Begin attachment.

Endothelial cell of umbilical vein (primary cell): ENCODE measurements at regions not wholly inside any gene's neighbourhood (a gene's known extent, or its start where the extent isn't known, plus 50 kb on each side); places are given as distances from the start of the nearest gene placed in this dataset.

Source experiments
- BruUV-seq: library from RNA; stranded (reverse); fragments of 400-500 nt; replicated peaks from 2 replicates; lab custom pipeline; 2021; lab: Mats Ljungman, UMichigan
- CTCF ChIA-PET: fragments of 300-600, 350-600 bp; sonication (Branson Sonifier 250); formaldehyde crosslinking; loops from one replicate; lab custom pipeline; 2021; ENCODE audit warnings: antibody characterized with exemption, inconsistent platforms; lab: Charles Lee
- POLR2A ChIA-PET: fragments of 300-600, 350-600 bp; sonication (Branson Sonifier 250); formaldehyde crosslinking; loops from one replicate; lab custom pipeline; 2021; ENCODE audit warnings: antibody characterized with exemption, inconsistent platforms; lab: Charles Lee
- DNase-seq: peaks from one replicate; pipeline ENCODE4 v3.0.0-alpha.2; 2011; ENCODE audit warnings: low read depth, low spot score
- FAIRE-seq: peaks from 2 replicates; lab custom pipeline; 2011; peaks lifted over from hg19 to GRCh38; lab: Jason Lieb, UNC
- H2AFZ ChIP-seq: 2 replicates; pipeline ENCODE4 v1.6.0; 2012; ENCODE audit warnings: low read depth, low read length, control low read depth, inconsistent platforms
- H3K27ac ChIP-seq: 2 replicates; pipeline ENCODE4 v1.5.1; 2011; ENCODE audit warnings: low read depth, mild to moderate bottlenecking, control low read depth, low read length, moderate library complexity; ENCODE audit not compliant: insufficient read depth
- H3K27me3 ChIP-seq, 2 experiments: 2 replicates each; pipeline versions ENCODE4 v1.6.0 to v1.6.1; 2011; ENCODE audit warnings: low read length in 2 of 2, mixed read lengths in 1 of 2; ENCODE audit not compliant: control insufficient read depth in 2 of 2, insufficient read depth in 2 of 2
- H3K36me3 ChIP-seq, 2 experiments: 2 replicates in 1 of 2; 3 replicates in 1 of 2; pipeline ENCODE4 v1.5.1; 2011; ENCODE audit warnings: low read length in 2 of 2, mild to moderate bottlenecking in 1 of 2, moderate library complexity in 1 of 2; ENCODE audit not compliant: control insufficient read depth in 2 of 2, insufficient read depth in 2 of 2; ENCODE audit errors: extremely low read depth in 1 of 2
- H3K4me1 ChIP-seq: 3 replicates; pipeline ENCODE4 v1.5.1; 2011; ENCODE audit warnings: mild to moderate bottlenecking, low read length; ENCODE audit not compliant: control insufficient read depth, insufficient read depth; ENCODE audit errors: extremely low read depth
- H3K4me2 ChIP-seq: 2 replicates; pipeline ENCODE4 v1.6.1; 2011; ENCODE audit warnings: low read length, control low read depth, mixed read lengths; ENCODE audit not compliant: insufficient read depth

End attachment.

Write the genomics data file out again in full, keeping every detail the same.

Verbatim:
Endothelial cell of umbilical vein (primary cell): ENCODE measurements at regions not wholly inside any gene's neighbourhood (a gene's known extent, or its start where the extent isn't known, plus 50 kb on each side); places are given as distances from the start of the nearest gene placed in this dataset.

Source experiments
- BruUV-seq: library from RNA; stranded (reverse); fragments of 400-500 nt; replicated peaks from 2 replicates; lab custom pipeline; 2021; lab: Mats Ljungman, UMichigan
- CTCF ChIA-PET: fragments of 300-600, 350-600 bp; sonication (Branson Sonifier 250); formaldehyde crosslinking; loops from one replicate; lab custom pipeline; 2021; ENCODE audit warnings: antibody characterized with exemption, inconsistent platforms; lab: Charles Lee
- POLR2A ChIA-PET: fragments of 300-600, 350-600 bp; sonication (Branson Sonifier 250); formaldehyde crosslinking; loops from one replicate; lab custom pipeline; 2021; ENCODE audit warnings: antibody characterized with exemption, inconsistent platforms; lab: Charles Lee
- DNase-seq: peaks from one replicate; pipeline ENCODE4 v3.0.0-alpha.2; 2011; ENCODE audit warnings: low read depth, low spot score
- FAIRE-seq: peaks from 2 replicates; lab custom pipeline; 2011; peaks lifted over from hg19 to GRCh38; lab: Jason Lieb, UNC
- H2AFZ ChIP-seq: 2 replicates; pipeline ENCODE4 v1.6.0; 2012; ENCODE audit warnings: low read depth, low read length, control low read depth, inconsistent platforms
- H3K27ac ChIP-seq: 2 replicates; pipeline ENCODE4 v1.5.1; 2011; ENCODE audit warnings: low read depth, mild to moderate bottlenecking, control low read depth, low read length, moderate library complexity; ENCODE audit not compliant: insufficient read depth
- H3K27me3 ChIP-seq, 2 experiments: 2 replicates each; pipeline versions ENCODE4 v1.6.0 to v1.6.1; 2011; ENCODE audit warnings: low read length in 2 of 2, mixed read lengths in 1 of 2; ENCODE audit not compliant: control insufficient read depth in 2 of 2, insufficient read depth in 2 of 2
- H3K36me3 ChIP-seq, 2 experiments: 2 replicates in 1 of 2; 3 replicates in 1 of 2; pipeline ENCODE4 v1.5.1; 2011; ENCODE audit warnings: low read length in 2 of 2, mild to moderate bottlenecking in 1 of 2, moderate library complexity in 1 of 2; ENCODE audit not compliant: control insufficient read depth in 2 of 2, insufficient read depth in 2 of 2; ENCODE audit errors: extremely low read depth in 1 of 2
- H3K4me1 ChIP-seq: 3 replicates; pipeline ENCODE4 v1.5.1; 2011; ENCODE audit warnings: mild to moderate bottlenecking, low read length; ENCODE audit not compliant: control insufficient read depth, insufficient read depth; ENCODE audit errors: extremely low read depth
- H3K4me2 ChIP-seq: 2 replicates; pipeline ENCODE4 v1.6.1; 2011; ENCODE audit warnings: low read length, control low read depth, mixed read lengths; ENCODE audit not compliant: insufficient read depth